2nd Sunday after Christmas

January 3, 2010
See Also: 

A New Year Blessing
John Cobb on Incarnation
Daniel Day Williams on incarnation

Reading 1: 
Jeremiah 31:7-14
Reading 2: 
Psalm 147:12-20
Reading 3: 
Ephesians 1:3-14
Reading 4: 
John 1:10-18
By Paul S. Nancarrow

Jeremiah 31:7-14
In this oracle the prophet looks forward to the re-gathering of Israel after the Exile in Babylon. Jeremiah uses imagery of the people “walking by brooks of water, in a straight path in which they shall not stumble”; this is reminiscent of Isaian imagery of the hills being leveled and the valleys being raised to make a straight highway for the people’s return, imagery that figures prominently in gospel accounts of John the Baptist and Christian observance of Advent. The Jeremiah passage takes the imagery one step further, however, in speaking God’s pronouncement that “I have become a father to Israel, and Ephraim is my firstborn”: God is not simply the path-maker or the shepherd of the people, but is intimately and inwardly connected with them as their generative source. For Jeremiah this was of course understood in a collective and communal way, in that God was “father” to the whole people. In Christian interpretation—especially as this oracle is assigned in the lectionary for Christmastide—the promise of God’s being “father” is more specifically realized in Jesus. But that specification is almost immediately generalized again in the good news that through Jesus God “adopts” us, seen in Ephesians below, and gives us “power to become children of God,” as it is put in the prologue to John in the gospel reading. God’s promise to gather the people transcends and includes any particular instantiation—be it exodus, or return from exile, or baptism for repentance, or adoption in Christ—to look forward the inclusion of all things in God, the Adventure of the Universe as One. The cosmic reach of the oracle of gathering will be explored in more depth in the readings from Ephesians and John.

Psalm 147:12-20
The psalm is particularly interesting in that it explicitly links the natural and human domains as arenas of God’s law. The poet refers especially to wintry weather—something rare in the Bible, but for Christians in the northern hemisphere something that seems especially appropriate for Christmastide—asserting that snow, frost, hail, and cold are all examples of how God “sends out his command to the earth” and how God’s “word runs swiftly.” The poet then asserts, without pause or distinction, that God “declares his word to Jacob” and gives “statutes and ordinances to Israel.” The “word” in both cases seems to be identical; there is not one word for nature and another for humans; the Torah and what later thinkers would call “natural law” are seen to be equally expressions of one divine reality. This explicit linking of the “word” in nature and the “word” in the life of the faithful will be echoed and focused in the Incarnation of Jesus in the gospel passage from John.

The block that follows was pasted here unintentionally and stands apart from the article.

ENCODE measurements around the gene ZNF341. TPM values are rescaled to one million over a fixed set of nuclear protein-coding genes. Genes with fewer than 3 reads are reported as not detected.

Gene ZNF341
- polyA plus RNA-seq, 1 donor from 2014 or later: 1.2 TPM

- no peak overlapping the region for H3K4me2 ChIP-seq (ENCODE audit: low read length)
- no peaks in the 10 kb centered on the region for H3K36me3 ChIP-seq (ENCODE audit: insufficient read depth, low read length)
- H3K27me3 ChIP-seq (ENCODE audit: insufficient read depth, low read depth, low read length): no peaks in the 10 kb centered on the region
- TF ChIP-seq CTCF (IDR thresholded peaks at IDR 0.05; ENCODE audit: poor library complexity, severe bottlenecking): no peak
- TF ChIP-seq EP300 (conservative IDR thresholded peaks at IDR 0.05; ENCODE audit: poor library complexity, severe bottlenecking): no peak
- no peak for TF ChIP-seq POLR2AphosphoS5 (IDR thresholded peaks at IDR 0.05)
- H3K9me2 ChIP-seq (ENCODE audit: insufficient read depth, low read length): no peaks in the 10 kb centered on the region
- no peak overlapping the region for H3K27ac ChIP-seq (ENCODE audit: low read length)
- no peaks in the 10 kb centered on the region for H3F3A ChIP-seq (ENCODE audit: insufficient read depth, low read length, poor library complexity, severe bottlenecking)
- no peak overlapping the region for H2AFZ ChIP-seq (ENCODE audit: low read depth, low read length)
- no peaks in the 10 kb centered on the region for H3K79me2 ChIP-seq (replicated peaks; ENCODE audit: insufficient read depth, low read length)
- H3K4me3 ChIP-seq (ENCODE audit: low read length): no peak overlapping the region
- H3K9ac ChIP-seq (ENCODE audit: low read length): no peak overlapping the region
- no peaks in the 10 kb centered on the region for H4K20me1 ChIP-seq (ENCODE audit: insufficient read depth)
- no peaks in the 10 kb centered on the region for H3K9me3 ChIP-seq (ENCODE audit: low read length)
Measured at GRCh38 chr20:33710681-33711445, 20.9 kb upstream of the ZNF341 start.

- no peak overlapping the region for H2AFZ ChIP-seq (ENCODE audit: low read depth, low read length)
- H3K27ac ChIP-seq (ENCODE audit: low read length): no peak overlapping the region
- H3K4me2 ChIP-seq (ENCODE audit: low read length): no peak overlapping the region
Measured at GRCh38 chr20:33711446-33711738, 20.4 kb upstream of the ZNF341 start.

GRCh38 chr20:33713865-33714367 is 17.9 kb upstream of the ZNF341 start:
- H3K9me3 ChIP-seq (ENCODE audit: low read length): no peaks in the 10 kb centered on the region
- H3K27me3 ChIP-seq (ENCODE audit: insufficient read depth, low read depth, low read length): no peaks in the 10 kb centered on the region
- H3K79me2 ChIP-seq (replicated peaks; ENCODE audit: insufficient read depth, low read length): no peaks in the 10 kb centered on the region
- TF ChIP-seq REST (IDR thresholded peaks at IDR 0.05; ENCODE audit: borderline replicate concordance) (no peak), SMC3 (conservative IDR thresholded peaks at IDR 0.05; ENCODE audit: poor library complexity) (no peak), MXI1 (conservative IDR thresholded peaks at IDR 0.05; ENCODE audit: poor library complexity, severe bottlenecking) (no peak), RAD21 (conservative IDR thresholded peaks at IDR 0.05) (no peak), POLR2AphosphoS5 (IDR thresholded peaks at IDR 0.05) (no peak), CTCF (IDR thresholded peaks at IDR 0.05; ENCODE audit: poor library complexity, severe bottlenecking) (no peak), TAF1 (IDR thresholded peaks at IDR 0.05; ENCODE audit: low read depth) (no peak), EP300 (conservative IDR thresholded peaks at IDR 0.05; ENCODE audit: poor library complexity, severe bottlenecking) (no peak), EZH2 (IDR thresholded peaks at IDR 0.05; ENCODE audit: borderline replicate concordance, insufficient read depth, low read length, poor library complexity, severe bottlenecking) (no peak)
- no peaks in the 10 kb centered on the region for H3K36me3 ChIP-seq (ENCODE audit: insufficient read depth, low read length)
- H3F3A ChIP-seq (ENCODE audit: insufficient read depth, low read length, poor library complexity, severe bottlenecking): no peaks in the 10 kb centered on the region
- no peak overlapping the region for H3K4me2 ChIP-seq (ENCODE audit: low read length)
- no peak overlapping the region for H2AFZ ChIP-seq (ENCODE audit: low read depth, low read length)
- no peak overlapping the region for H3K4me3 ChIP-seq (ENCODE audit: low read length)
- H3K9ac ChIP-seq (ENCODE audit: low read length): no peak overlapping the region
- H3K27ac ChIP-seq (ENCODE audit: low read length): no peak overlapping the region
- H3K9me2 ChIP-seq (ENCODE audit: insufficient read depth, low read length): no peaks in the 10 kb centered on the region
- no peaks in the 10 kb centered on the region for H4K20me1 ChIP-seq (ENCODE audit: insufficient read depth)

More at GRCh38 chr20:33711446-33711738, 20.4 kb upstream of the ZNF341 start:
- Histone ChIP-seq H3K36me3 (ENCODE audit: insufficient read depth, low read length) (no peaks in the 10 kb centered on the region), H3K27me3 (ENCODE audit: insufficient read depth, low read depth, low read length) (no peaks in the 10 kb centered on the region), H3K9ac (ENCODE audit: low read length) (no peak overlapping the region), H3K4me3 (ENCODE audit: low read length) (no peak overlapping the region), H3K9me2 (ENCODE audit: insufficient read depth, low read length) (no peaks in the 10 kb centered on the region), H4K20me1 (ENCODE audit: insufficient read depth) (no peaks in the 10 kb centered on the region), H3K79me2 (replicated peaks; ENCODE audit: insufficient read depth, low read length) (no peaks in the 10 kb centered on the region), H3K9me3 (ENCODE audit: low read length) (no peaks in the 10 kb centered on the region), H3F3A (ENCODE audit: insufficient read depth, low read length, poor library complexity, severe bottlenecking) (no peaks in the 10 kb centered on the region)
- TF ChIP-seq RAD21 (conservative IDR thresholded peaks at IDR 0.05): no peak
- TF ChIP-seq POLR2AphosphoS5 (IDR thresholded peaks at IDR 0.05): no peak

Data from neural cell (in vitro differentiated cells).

Ephesians 1:3-14
The Ephesians passage parallels and complements some key points of the gospel reading from John below. Where John says that “all things were made through” the Word at the beginning, Ephesians speaks of God’s “plan for the fullness of time, to gather up all things in Christ, things in heaven and things on earth.” Where John says “From his fullness we have all received, grace upon grace,” Ephesians proclaims, “In him we have redemption through his blood, the forgiveness of our trespasses, according to the riches of his grace that he lavished on us.” Perhaps most significantly in the context of Christmastide, where John speaks of the “power” Jesus gives to people “to become children of God,” Ephesians announces that God “destined us for adoption as his children through Jesus Christ, according to the good pleasure of his will.” This emphasis helps to culminate and conclude the ecclesial celebration of the Nativity by pointing beyond the birth of Jesus in itself to promise of rebirth in Jesus, given by God to the faithful. What is most important in the observance of the Nativity is not simply historical remembrance—after all, the best historical conjecture is that Jesus was born in the springtime, when shepherds would have been tending their flocks overnight during lambing; the choice of the winter solstice as the time to celebrate the Nativity has much more to do with symbolism than with history—what is most important in the observance of the Nativity is the proclamation that Jesus was born to be Emmanuel, God-with-us, the one in whom human and divine come together so as to enable our human lives to be enlivened in divine life also. The good news of our “adoption” by God through Christ is the real upshot of the stories of the Nativity. This Ephesians reading, especially coupled with the prologue to the Fourth Gospel, puts the celebration of Christmas into the cosmological and soteriological context of its deepest meaning.